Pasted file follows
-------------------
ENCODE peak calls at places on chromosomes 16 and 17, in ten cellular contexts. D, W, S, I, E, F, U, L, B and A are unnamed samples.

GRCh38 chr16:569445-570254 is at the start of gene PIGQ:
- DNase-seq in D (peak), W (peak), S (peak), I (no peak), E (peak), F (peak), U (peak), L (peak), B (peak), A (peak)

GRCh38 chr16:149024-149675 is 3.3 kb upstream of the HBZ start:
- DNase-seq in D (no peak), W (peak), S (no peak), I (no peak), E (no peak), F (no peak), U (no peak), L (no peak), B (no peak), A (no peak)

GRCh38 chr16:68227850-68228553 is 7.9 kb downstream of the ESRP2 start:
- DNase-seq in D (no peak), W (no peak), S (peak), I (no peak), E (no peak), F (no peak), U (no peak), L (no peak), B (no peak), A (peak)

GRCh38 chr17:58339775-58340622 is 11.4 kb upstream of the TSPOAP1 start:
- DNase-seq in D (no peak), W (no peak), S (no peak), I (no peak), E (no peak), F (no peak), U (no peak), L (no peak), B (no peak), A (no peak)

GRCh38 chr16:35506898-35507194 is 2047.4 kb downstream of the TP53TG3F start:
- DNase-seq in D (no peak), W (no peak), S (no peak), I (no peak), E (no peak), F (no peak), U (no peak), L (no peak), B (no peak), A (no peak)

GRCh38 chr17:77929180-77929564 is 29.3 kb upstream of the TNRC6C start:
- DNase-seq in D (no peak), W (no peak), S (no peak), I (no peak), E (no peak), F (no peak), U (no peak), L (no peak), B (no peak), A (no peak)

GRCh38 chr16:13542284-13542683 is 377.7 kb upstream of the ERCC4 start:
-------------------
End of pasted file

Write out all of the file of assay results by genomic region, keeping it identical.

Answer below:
ENCODE peak calls at places on chromosomes 16 and 17, in ten cellular contexts. D, W, S, I, E, F, U, L, B and A are unnamed samples.

GRCh38 chr16:569445-570254 is at the start of gene PIGQ:
- DNase-seq in D (peak), W (peak), S (peak), I (no peak), E (peak), F (peak), U (peak), L (peak), B (peak), A (peak)

GRCh38 chr16:149024-149675 is 3.3 kb upstream of the HBZ start:
- DNase-seq in D (no peak), W (peak), S (no peak), I (no peak), E (no peak), F (no peak), U (no peak), L (no peak), B (no peak), A (no peak)

GRCh38 chr16:68227850-68228553 is 7.9 kb downstream of the ESRP2 start:
- DNase-seq in D (no peak), W (no peak), S (peak), I (no peak), E (no peak), F (no peak), U (no peak), L (no peak), B (no peak), A (peak)

GRCh38 chr17:58339775-58340622 is 11.4 kb upstream of the TSPOAP1 start:
- DNase-seq in D (no peak), W (no peak), S (no peak), I (no peak), E (no peak), F (no peak), U (no peak), L (no peak), B (no peak), A (no peak)

GRCh38 chr16:35506898-35507194 is 2047.4 kb downstream of the TP53TG3F start:
- DNase-seq in D (no peak), W (no peak), S (no peak), I (no peak), E (no peak), F (no peak), U (no peak), L (no peak), B (no peak), A (no peak)

GRCh38 chr17:77929180-77929564 is 29.3 kb upstream of the TNRC6C start:
- DNase-seq in D (no peak), W (no peak), S (no peak), I (no peak), E (no peak), F (no peak), U (no peak), L (no peak), B (no peak), A (no peak)

GRCh38 chr16:13542284-13542683 is 377.7 kb upstream of the ERCC4 start: